There has been minimal guidance as to how acetaminophen should be listed on drug packaging.
A 56-year-old patient presented to the pharmacy with a prescription for HYDROcodone bitartrate 7.5 mg and acetaminophen 750 mg after surgery. The pharmacy label on the prescription bottle dispensed to the patient read “Hydrocodone/APAP 7.5/750 mg, take one tablet by mouth every 4 to 6 hours as needed for pain.” The patient began taking the medication every 4 hours, with insufficient pain relief, and then began taking an OTC “nonaspirin pain reliever” (acetaminophen 325 mg) that he found in his medicine cabinet. He followed the directions on the OTC package to take 2 caplets every 4 to 6 hours as needed.
After approximately 4 days of taking this combination, the patient went to his surgical follow-up appointment and complained of a lack of appetite, nausea, vomiting, and abdominal pain. It was determined that he was taking over 8 g of acetaminophen per day. The patient reported that the pharmacist did not counsel him on the daily limit of acetaminophen and that he was unaware that his prescription also contained acetaminophen. The patient was admitted to the hospital and treated for acute hepatotoxicity. He made a full recovery.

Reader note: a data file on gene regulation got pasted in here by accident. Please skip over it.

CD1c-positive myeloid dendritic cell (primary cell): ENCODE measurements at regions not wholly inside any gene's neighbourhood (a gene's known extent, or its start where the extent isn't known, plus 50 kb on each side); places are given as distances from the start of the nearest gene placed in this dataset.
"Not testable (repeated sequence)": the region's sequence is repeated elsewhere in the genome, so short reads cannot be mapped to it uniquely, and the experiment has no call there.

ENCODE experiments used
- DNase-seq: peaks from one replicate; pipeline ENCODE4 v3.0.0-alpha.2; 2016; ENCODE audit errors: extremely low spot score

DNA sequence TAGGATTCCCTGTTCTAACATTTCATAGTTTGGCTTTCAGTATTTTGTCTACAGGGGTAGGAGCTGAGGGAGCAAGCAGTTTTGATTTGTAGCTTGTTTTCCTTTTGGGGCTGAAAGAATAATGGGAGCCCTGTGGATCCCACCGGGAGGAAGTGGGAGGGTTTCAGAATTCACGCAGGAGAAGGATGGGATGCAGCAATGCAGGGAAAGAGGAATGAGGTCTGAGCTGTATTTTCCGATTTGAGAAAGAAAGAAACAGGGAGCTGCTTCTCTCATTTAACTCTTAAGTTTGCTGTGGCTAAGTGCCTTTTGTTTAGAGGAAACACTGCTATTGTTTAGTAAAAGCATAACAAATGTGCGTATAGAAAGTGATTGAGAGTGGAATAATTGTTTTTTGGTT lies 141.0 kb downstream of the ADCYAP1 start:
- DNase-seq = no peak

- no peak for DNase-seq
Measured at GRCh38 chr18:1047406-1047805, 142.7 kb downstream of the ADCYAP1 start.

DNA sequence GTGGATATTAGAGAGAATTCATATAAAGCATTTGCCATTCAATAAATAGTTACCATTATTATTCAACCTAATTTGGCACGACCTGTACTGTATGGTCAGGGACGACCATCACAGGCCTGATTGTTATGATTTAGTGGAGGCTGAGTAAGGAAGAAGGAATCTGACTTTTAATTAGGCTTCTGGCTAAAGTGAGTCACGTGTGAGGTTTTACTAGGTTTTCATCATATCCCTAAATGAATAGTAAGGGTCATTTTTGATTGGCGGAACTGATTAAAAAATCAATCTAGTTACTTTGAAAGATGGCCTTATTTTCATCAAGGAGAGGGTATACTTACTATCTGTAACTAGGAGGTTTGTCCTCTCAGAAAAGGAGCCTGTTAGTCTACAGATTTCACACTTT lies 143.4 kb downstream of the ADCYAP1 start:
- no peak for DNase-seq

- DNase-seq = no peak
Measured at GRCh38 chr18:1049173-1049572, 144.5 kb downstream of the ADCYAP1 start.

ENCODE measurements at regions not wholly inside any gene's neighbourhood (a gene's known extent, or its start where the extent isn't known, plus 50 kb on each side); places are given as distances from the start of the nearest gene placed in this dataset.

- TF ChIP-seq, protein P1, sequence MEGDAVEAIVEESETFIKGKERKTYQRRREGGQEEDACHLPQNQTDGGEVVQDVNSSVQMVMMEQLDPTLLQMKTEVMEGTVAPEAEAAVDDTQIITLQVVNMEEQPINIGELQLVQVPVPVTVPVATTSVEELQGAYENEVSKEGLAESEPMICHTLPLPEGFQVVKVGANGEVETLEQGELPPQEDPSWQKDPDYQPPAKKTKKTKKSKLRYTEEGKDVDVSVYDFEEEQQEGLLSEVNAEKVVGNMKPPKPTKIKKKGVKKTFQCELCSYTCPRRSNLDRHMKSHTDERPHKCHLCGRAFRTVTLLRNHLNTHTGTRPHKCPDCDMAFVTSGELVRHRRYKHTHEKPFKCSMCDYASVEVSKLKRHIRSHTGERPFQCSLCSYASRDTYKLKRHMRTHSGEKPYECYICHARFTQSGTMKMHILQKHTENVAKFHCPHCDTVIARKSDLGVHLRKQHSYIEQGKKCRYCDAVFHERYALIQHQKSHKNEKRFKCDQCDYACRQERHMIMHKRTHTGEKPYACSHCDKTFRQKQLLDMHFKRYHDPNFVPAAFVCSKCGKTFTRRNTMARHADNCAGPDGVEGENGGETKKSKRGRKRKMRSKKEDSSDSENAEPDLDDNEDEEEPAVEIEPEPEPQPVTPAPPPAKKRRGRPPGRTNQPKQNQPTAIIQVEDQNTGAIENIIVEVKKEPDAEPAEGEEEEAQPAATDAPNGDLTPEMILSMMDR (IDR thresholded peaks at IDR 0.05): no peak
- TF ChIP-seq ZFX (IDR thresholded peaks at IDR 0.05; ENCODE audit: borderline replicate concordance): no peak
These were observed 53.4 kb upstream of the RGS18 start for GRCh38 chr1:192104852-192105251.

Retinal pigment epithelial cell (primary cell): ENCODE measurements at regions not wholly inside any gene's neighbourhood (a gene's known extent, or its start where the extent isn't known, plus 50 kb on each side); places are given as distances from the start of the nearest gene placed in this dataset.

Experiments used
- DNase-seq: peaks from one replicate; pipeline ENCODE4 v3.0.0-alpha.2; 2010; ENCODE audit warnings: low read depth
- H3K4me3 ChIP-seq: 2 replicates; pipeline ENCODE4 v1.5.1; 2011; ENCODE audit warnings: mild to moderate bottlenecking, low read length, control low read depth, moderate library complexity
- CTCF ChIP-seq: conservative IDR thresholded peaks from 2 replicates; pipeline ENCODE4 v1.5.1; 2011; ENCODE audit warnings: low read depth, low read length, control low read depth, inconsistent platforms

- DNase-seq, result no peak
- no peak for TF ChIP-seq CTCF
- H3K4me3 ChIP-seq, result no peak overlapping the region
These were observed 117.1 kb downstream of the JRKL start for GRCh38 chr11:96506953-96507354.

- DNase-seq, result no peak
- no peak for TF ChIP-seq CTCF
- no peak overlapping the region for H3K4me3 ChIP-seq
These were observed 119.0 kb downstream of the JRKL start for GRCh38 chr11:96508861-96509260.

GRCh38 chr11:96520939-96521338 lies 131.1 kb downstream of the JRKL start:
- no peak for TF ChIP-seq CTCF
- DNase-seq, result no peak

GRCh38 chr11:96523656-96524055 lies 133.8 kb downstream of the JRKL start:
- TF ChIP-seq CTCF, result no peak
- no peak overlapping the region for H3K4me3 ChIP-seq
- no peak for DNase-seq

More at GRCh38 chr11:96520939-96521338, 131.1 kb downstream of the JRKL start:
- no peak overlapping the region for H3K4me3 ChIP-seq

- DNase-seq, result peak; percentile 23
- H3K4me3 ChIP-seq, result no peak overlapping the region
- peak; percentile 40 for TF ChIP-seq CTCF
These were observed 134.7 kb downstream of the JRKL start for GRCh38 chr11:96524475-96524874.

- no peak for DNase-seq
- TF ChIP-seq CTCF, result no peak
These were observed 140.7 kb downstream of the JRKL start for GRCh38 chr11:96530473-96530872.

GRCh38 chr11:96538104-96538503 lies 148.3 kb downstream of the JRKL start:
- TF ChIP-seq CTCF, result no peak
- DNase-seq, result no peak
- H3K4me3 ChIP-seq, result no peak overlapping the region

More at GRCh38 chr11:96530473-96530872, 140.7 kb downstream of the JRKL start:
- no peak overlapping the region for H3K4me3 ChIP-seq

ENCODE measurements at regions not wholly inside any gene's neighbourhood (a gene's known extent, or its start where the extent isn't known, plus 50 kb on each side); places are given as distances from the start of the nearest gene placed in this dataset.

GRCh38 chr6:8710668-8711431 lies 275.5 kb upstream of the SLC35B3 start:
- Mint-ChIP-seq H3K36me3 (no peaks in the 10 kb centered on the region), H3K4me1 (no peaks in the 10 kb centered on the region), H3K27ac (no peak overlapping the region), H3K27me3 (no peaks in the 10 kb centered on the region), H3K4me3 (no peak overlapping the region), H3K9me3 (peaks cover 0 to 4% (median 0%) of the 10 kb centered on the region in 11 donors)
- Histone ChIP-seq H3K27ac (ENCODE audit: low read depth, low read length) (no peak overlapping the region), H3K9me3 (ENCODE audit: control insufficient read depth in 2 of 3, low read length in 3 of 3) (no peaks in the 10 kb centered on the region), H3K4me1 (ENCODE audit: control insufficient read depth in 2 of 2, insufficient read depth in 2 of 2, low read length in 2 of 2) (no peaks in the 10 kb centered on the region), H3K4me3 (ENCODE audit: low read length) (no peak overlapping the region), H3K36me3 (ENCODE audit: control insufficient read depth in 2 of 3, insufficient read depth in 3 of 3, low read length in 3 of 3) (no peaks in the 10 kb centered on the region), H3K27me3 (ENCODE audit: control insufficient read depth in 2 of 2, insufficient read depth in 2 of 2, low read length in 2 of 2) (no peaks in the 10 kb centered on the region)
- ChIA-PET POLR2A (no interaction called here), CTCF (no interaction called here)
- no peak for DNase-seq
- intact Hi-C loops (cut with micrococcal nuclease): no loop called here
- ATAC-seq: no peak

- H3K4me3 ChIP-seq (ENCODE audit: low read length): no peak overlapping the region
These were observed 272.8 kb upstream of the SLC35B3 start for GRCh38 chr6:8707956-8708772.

Accidental combination of multiple products containing acetaminophen may lead to hepatotoxicity, as in this case, and death. In 2006, the American Association of Poison Control Centers reported that acetaminophen was the cause of 140,000 poisoning cases that year, 100 of which led to death.1
Historically, there has been minimal guidance as to how acetaminophen should be listed on drug packaging. While all labels had some indication of acetaminophen, it was difficult to notice on some of them, and others had only the chemical name N-acetyl-para-aminophenol (APAP). In April 2009, the FDA required label changes on all products containing acetaminophen in order to prevent hepatotoxicity. Now, all labels must display acetaminophen prominently on the packaging. They also must display a warning not to combine the medication with other acetaminophen-containing products.
However, one problem that still remains is the use of APAP in pharmacy practice. Many pharmacists still use this abbreviation when transcribing prescriptions and on patient-specific prescription labels. Patients are not likely to understand that APAP means acetaminophen.2,3 This could lead to accidental duplication with other acetaminophen-containing prescriptions and OTC medications and possible overdose, leading to hepatotoxicity.
Safe Practice Recommendations
Dr. Gaunt is a medication safety analyst and the editor of ISMP Medication Safety Alert! Community/Ambulatory Care Edition.